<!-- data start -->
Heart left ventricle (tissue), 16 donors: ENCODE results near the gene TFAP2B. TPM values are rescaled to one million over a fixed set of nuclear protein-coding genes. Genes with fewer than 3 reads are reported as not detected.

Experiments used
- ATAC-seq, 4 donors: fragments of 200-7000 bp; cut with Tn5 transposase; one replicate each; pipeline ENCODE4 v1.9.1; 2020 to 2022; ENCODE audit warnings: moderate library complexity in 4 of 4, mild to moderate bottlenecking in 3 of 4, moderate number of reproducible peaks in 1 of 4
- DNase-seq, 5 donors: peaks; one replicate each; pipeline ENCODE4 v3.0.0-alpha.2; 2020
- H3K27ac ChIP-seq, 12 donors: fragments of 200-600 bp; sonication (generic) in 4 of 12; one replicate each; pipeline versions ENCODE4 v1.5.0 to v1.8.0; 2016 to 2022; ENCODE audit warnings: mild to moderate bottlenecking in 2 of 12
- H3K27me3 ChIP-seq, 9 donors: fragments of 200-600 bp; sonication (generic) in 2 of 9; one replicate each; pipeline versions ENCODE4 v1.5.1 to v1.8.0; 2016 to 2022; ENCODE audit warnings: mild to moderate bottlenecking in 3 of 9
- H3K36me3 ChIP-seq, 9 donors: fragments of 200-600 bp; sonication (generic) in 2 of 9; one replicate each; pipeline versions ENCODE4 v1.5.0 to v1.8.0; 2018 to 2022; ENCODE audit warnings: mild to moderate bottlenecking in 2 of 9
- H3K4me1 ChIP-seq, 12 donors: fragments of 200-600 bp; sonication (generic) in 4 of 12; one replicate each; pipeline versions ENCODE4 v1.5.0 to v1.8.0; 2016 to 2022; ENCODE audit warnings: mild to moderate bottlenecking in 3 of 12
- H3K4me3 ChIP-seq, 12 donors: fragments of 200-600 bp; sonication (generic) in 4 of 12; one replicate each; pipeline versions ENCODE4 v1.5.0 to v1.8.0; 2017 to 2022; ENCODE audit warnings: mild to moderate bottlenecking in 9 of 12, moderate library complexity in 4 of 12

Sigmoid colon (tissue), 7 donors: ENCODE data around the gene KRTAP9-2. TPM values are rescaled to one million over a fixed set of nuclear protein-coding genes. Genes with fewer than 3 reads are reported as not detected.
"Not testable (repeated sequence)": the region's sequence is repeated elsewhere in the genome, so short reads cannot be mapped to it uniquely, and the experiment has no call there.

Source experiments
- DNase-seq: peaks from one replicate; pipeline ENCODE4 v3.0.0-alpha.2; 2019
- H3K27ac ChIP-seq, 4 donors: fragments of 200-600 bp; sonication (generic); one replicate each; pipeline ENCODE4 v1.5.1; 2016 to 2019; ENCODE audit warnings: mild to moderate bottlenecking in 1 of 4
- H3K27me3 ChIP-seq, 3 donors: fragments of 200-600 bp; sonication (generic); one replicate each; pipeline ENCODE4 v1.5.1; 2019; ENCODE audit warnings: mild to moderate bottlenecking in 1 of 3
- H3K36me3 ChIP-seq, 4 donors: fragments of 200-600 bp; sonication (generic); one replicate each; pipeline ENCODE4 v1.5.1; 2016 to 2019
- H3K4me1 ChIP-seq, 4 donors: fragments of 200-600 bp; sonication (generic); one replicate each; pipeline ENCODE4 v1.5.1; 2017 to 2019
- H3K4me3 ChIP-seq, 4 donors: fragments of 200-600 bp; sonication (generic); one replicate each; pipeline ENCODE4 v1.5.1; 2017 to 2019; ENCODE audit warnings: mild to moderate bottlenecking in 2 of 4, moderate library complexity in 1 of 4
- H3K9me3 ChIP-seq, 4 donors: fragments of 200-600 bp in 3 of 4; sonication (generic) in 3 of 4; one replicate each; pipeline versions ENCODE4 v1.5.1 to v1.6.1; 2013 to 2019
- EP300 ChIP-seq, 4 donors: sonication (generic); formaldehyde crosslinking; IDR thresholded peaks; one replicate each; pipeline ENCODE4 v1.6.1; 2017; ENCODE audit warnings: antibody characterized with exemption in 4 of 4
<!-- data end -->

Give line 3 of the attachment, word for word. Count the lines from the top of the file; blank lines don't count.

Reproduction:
- ATAC-seq, 4 donors: fragments of 200-7000 bp; cut with Tn5 transposase; one replicate each; pipeline ENCODE4 v1.9.1; 2020 to 2022; ENCODE audit warnings: moderate library complexity in 4 of 4, mild to moderate bottlenecking in 3 of 4, moderate number of reproducible peaks in 1 of 4